Cottrell Scholar Awards - 2017
The Physical Drivers of Diversity in Nova Explosions
A white dwarf star is basically what’s left after a normal star has exhausted its nuclear fuel. Incredibly dense, it is prevented from total collapse by electron degeneracy pressure, the force that occurs when electrons in atoms are squeezed too closely together.
But if the white dwarf is composed of primarily carbon and oxygen atoms and is accreting, or collecting, matter from a nearby sister star, eventually it may reignite and trigger one of the most incredible explosions in the universe, a Type Ia supernova. Supernovae are the major source of elements heavier than oxygen in the universe and their remnants play an important role in subsequent star formation. Understandably, astronomers and astrophysicists want to know more about how these intense explosions occur.
“Classical novae -- thermonuclear explosions on white dwarfs -- hold immense potential for understanding Type Ia supernova progenitors and as laboratories for shock physics and particle acceleration,” according to Laura B. Chomiuk, astronomy, Michigan State University. (The primary difference between a nova and a supernova is the strength of the explosion.)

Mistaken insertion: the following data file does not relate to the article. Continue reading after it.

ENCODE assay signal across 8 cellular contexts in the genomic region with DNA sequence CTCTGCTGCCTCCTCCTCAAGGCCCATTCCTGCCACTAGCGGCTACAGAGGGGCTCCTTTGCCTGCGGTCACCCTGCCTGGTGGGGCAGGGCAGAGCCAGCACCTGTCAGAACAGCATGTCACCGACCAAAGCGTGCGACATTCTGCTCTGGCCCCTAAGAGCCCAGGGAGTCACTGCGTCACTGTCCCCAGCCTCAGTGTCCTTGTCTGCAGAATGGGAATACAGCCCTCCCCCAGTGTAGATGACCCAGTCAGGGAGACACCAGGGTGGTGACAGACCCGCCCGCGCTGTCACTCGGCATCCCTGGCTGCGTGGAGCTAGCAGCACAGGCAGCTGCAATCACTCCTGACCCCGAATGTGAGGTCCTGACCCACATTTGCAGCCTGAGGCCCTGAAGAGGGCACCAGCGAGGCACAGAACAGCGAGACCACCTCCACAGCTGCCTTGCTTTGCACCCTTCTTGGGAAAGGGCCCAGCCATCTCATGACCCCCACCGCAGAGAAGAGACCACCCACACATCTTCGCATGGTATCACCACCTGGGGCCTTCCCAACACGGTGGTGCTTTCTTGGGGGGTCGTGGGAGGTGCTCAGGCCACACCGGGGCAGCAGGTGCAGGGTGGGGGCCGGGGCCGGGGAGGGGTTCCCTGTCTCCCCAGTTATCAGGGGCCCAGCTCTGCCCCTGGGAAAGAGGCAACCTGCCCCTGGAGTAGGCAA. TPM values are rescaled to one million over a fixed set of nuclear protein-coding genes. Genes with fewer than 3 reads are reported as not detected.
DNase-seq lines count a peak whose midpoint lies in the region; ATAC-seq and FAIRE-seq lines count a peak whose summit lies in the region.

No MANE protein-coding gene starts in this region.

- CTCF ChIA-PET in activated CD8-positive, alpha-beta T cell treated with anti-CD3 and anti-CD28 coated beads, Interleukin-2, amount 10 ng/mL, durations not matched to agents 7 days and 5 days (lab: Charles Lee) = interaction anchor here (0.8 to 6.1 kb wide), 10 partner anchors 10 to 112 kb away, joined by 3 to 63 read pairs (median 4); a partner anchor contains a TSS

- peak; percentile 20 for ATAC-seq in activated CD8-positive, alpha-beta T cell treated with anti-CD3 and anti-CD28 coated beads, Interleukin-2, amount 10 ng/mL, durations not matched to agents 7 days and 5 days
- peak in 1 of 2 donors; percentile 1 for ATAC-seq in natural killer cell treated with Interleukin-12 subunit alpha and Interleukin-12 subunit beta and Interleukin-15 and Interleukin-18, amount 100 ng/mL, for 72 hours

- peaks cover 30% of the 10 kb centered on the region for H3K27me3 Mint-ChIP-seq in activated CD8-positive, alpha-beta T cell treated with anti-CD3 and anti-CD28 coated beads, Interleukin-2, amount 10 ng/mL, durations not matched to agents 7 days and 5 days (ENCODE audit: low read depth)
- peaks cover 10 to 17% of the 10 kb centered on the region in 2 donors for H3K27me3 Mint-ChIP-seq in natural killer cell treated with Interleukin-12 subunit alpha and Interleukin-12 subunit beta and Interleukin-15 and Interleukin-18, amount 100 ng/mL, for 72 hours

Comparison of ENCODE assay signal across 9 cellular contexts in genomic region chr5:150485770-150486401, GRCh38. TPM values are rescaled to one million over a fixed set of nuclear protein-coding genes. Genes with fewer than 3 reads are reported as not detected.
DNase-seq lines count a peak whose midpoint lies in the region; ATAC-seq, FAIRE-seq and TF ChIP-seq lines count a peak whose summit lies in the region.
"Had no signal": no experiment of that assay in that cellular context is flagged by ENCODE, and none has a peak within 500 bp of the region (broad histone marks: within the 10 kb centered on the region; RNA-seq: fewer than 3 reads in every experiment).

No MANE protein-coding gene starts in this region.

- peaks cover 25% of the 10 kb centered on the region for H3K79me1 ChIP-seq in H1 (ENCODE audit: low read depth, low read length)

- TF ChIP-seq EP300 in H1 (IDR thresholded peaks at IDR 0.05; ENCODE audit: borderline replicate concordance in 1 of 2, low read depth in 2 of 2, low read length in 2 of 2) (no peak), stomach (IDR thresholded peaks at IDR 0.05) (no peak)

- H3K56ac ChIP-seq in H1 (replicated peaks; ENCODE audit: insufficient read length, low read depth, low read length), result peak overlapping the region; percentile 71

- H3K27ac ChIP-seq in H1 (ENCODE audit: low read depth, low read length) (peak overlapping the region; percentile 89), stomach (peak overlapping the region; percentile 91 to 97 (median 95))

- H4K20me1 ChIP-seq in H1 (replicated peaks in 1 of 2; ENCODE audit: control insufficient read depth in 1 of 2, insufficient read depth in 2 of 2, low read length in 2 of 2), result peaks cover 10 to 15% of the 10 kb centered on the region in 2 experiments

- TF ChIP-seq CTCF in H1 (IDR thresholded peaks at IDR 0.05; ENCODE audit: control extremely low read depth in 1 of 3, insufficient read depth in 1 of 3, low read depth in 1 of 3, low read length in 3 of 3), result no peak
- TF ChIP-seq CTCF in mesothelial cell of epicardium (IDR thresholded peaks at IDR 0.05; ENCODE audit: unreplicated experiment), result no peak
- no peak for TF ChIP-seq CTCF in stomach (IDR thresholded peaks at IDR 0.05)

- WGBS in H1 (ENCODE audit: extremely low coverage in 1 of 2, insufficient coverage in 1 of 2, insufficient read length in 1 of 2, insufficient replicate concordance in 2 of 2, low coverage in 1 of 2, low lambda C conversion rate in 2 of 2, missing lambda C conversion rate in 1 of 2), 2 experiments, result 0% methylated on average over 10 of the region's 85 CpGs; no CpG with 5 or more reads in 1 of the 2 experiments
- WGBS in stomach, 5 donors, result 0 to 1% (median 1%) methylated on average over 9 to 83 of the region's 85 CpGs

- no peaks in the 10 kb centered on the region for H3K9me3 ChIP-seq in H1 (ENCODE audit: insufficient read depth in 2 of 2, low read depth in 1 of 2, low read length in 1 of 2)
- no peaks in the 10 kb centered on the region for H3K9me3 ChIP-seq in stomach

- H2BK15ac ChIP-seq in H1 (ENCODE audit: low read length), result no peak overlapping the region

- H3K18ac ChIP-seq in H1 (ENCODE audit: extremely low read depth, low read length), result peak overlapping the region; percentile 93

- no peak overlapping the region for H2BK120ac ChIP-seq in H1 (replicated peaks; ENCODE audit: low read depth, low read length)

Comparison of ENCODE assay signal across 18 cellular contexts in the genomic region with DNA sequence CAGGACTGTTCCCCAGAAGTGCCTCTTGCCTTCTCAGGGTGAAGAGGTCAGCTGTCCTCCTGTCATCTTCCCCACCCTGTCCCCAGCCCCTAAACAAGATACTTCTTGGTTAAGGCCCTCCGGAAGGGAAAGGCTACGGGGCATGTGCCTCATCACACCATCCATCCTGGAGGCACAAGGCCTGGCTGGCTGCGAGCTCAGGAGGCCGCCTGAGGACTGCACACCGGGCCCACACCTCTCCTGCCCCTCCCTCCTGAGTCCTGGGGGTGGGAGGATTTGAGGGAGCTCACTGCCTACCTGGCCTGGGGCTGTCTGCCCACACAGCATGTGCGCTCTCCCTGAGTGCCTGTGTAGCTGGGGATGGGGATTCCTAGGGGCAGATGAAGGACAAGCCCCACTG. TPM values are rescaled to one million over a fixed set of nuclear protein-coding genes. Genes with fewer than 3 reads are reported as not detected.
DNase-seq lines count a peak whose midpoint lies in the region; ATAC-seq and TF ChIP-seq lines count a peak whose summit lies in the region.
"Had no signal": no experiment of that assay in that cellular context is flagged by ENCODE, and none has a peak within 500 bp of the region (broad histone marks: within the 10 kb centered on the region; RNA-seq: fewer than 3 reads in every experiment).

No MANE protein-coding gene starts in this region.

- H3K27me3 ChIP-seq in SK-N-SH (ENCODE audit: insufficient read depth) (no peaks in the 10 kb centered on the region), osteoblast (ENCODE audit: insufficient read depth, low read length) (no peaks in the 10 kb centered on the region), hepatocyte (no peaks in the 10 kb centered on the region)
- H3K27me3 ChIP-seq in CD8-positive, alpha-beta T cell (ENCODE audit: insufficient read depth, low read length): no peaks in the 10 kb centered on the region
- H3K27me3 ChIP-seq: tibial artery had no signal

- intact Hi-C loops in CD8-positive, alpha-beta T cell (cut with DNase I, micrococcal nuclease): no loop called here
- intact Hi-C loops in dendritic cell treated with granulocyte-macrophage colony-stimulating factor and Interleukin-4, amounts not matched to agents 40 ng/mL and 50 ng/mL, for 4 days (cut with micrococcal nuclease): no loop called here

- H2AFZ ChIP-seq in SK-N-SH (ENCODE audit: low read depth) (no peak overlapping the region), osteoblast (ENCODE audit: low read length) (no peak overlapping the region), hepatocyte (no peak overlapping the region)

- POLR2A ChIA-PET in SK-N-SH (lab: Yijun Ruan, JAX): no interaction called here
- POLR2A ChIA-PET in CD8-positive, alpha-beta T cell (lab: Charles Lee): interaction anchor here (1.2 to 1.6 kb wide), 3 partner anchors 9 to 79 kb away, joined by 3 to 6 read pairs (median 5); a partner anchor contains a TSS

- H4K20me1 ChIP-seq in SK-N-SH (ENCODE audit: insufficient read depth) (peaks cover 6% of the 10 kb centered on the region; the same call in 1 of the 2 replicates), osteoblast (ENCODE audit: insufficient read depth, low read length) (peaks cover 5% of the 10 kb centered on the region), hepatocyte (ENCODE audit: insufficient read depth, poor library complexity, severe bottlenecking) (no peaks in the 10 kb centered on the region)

Chomiuk has received a prestigious Cottrell Scholar Award from Research Corporation for Science Advancement (RCSA) to develop a systematic multi-wavelength observational program that measures both fundamental novae explosion parameters and links them to the physical mechanisms that give rise to various types of stellar explosions, including the Type Ia supernova.
Specifically, she hopes to establish and analyze the first-ever complete sample of galactic novae; to increase the sample of novae with well-measured ejecta masses, white dwarf masses, and accretion rates by a factor of 10, testing theoretical predictions of accreting white dwarfs; and to measure the contribution of shocks to the energy budget of 40 novae and determine the efficiency of relativistic particle acceleration.
There is also an educational component to the Cottrell Scholar Award. Chomiuk, who is also director of the MSU Campus Observatory, intends to use some of the funding, as well as the Observatory’s facilities and data, to refine an undergraduate course in observational astronomy into a learning experience that is more experiential, student-driven and inquiry-based, and to provide research experiences to a large number of MSU undergraduates, focusing on those from under-represented groups.